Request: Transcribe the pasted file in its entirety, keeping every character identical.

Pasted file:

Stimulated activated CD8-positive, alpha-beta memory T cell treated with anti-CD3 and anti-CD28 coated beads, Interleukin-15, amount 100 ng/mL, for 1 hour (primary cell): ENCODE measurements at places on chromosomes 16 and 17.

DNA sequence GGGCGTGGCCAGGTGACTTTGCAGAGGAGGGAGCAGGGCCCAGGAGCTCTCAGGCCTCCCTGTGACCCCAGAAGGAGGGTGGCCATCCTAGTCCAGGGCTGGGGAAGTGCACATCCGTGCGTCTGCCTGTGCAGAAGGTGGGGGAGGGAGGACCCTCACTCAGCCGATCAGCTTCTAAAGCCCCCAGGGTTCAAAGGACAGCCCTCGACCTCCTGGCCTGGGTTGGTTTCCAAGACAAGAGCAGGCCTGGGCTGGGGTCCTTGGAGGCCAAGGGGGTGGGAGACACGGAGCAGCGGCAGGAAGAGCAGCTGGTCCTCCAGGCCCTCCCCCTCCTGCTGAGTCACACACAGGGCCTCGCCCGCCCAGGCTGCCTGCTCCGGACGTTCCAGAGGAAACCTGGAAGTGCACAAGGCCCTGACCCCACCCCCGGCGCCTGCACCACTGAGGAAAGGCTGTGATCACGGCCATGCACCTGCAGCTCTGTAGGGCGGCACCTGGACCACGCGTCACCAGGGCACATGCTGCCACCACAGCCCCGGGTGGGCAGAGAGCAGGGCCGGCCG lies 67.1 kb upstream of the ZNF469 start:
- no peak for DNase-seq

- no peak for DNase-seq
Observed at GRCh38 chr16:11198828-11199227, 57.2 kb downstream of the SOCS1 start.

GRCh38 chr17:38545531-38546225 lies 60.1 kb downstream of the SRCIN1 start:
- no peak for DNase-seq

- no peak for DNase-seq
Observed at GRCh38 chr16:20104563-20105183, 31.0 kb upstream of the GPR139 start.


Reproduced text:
Stimulated activated CD8-positive, alpha-beta memory T cell treated with anti-CD3 and anti-CD28 coated beads, Interleukin-15, amount 100 ng/mL, for 1 hour (primary cell): ENCODE measurements at places on chromosomes 16 and 17.

DNA sequence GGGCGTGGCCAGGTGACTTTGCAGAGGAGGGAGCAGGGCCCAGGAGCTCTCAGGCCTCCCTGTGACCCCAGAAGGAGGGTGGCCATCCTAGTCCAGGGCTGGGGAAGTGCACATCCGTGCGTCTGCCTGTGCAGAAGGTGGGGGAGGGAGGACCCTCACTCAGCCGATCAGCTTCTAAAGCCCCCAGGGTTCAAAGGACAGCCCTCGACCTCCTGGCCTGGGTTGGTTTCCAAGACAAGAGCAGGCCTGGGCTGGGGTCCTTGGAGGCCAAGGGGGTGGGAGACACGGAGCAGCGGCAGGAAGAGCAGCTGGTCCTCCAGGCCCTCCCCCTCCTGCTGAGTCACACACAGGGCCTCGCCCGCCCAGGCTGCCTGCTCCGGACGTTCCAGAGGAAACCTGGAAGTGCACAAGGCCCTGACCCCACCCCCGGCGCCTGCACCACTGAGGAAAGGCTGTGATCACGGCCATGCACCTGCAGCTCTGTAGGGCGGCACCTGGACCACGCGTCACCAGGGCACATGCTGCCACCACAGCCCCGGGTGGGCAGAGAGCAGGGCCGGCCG lies 67.1 kb upstream of the ZNF469 start:
- no peak for DNase-seq

- no peak for DNase-seq
Observed at GRCh38 chr16:11198828-11199227, 57.2 kb downstream of the SOCS1 start.

GRCh38 chr17:38545531-38546225 lies 60.1 kb downstream of the SRCIN1 start:
- no peak for DNase-seq

- no peak for DNase-seq
Observed at GRCh38 chr16:20104563-20105183, 31.0 kb upstream of the GPR139 start.